Whether it’s a missing screen or a worn-out door sweep, pest exclusion materials fail over time. Periodic replacement and proper installation is an ongoing need in effective exclusion programs.

Opting for specialty repair products usually means paying a premium price, of course, and that can drive penny wise, pound foolish repairs. Those materials are purchased from maintenance budgets, and maintenance workers may be tempted to apply a stopgap remedy using materials that won’t hold up.

Doors and windows

Dock levelers on shipping and receiving doors are vulnerable to pest invasions, according to Drew McFadden, director-marketing & research for Xcluder, a brand of Global Material Technologies (www.getxcluder.com), Buffalo Grove, Ill. In recent years, his firm replaced its door bottom seal with X2, a combination weather seal and pest barrier that includes a brush that blocks out light, a feature that auditors and health inspectors like, McFadden says.

X2 slides into an existing retainer, which “dramatically reduces the cost compared to our prior product,” he says. It is complemented with pull-chain seals, side seals and other dock-door barriers.

Screens on overhead doors and windows are a compromise between pest exclusion and the need for fresh air. Black recommends a mesh of 0.038 inches, which should keep out all but the smallest insects. Entomologist Jerry Heath, product manager at IFC (www.indfumco.com), Lenexa, Kan., points out that insects typically land on a screen rather than fly directly inside. Some insecticides are approved for direct application to a screen, providing a kill step before an insect can enter.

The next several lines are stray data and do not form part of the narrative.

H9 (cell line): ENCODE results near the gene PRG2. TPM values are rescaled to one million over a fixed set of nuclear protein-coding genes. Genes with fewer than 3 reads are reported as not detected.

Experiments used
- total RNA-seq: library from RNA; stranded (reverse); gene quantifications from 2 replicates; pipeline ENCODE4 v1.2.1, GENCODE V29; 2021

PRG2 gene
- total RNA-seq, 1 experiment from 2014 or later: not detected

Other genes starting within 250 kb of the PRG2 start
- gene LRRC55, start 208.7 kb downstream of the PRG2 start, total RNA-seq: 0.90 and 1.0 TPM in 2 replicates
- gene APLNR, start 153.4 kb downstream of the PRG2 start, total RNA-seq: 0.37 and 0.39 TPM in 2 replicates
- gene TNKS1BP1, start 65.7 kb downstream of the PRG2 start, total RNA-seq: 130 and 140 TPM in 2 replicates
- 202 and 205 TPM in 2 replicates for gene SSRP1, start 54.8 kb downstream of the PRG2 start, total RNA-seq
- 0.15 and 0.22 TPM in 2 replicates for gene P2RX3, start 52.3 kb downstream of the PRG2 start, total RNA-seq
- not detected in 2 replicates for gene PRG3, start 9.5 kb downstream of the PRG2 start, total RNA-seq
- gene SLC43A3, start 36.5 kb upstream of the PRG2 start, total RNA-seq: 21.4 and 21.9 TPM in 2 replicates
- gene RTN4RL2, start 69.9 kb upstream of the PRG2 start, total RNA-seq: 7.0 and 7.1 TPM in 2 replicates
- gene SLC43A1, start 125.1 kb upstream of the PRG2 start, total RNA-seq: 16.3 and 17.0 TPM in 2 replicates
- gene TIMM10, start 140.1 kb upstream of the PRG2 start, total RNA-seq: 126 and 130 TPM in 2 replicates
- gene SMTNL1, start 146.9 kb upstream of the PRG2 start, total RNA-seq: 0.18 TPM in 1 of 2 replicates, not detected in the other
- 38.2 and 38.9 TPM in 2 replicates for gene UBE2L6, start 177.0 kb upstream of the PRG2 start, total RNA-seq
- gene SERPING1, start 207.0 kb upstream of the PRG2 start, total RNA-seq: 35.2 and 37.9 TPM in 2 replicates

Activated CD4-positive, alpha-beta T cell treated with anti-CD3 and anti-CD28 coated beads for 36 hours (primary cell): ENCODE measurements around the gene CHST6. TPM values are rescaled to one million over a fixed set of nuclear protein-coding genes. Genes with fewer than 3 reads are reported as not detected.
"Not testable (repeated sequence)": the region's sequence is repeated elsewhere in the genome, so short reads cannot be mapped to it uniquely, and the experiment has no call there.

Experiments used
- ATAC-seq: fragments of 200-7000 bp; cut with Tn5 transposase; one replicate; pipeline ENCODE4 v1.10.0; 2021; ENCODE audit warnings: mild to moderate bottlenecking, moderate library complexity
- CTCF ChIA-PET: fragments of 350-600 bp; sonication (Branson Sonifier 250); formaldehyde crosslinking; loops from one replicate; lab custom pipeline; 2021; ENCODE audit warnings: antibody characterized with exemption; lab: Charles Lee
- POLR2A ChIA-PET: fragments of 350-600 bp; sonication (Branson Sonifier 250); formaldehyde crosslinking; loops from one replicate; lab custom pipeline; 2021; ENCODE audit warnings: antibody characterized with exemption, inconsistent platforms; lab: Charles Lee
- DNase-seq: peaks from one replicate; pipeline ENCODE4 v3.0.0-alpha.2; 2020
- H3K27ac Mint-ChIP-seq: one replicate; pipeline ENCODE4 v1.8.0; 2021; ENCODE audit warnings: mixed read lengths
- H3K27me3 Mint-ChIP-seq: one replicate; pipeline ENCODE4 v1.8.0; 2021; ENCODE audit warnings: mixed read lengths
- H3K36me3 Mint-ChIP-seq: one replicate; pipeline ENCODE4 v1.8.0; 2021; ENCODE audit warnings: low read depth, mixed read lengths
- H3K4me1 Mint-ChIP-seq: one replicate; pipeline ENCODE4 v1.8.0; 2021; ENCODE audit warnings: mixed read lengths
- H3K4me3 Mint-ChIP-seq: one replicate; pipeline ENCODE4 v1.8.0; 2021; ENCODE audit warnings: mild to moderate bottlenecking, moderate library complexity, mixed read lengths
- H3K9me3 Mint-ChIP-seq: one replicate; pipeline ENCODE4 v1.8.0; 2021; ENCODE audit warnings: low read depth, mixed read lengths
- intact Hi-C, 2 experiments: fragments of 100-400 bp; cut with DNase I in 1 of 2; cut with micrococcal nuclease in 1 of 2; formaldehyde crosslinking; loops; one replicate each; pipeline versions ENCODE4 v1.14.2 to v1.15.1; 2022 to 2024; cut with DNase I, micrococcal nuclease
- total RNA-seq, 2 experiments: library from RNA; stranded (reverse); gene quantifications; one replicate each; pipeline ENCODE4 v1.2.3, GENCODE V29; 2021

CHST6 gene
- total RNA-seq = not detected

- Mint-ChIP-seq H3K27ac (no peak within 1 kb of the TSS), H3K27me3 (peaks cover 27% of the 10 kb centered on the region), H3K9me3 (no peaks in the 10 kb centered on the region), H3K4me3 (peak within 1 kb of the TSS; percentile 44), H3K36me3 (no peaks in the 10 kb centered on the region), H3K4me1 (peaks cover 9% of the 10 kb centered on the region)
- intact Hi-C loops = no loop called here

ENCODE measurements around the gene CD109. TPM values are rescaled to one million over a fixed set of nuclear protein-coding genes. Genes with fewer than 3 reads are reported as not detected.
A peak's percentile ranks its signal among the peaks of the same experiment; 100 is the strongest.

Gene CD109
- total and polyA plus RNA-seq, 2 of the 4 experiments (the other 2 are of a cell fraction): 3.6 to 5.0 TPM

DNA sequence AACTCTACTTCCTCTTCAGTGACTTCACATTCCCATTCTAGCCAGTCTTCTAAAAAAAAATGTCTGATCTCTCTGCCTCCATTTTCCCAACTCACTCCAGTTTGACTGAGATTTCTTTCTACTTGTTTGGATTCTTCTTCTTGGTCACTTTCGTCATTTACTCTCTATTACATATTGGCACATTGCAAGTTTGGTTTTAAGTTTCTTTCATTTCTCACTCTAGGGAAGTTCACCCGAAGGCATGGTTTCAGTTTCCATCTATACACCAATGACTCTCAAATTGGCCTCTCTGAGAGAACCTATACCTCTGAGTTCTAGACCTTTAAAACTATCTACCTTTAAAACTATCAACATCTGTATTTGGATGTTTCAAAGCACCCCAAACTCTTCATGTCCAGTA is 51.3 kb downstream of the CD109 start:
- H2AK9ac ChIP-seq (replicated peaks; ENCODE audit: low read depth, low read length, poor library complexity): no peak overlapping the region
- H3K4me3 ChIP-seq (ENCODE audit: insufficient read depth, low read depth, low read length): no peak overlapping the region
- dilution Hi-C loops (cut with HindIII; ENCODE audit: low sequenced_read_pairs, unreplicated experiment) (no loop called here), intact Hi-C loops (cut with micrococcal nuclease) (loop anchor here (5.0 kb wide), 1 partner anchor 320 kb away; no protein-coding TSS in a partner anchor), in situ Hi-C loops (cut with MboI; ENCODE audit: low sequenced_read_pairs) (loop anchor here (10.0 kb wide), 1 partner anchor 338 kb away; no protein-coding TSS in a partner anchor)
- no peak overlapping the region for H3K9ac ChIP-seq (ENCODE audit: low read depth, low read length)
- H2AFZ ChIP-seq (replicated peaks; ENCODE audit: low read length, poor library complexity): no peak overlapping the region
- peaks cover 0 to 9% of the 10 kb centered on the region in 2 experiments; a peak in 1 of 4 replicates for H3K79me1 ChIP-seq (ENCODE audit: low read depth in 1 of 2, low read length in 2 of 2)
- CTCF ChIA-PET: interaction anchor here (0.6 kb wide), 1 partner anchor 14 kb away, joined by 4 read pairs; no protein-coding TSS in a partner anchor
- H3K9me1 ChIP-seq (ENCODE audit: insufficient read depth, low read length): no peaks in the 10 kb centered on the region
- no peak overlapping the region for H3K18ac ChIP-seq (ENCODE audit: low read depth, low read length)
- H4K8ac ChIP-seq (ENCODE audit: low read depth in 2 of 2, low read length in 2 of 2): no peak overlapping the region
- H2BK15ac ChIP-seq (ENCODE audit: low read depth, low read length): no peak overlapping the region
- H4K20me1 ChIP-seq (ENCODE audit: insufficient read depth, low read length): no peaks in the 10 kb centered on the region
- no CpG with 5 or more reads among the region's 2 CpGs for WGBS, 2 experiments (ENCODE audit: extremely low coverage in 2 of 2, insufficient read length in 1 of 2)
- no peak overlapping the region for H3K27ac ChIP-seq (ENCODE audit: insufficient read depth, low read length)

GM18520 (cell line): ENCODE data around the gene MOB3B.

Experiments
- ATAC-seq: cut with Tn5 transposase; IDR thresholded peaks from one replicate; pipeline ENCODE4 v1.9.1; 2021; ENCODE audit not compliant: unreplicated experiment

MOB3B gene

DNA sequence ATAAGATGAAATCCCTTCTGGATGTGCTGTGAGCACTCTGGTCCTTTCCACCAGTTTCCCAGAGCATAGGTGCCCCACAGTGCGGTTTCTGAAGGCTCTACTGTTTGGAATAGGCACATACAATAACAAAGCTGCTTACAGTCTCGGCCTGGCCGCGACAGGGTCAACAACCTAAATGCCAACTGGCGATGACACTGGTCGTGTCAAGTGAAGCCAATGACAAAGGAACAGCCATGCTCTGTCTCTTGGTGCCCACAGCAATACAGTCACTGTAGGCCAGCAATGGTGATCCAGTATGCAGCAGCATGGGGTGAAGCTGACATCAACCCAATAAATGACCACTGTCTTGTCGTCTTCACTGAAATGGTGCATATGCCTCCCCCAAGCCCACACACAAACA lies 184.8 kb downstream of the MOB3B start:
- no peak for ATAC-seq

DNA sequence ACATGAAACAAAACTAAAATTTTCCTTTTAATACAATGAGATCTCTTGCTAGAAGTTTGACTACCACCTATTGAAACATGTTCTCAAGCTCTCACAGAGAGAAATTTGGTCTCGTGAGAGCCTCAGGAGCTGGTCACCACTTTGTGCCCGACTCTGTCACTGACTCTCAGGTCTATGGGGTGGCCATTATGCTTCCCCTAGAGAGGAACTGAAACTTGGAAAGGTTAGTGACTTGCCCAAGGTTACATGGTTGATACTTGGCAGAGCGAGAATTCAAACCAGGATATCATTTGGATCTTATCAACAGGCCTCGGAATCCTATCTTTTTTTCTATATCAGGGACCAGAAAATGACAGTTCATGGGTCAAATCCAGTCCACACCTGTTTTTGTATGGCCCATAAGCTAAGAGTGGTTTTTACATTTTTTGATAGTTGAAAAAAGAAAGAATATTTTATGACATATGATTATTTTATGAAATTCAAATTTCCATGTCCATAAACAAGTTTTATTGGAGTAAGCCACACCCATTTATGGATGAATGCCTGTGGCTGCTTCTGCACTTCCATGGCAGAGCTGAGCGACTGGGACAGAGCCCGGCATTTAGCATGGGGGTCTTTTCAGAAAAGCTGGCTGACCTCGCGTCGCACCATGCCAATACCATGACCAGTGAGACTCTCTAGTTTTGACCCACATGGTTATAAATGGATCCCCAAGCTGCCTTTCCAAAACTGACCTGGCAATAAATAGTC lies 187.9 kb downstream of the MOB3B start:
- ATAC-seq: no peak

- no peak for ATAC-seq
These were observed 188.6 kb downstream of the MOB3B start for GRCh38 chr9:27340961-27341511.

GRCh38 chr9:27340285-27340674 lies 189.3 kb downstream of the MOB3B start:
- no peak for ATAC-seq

Air curtains sometimes are promoted as an exclusion tool, though positive air pressure “is a better tactic,” assuming a facility’s HVAC system can produce sufficient pressure, adds Heath. If an air curtain’s flow is not properly positioned, it can suck bugs into the building.

Filling building crevices and holes with spray insulation is one exclusion tool that virtually all pest-management experts discourage. Rodents can chew through the material in minutes.

Technological assistance

Sensor technology helps provide a more proactive approach to pest exclusion. Rodent traps equipped with motion or heat sensors that trigger an alert via radio signals or cellphone technology are emerging from pilot programs and field tests to full-blown implementations at a handful of food facilities. Some pest management professionals predict wide adoption while others maintain wait-and-see caution.

Several of Wil-Kil’s food clients now deploy rodent traps with sensors that trigger an alert if an animal enters. “They’re willing to spend 10-15 percent more for an early warning of pest activity,” says McCoy. Helping to offset the cost is a reduction in some cases from weekly to monthly trap inspections by service representatives, who also are freed for more productive activities while on site.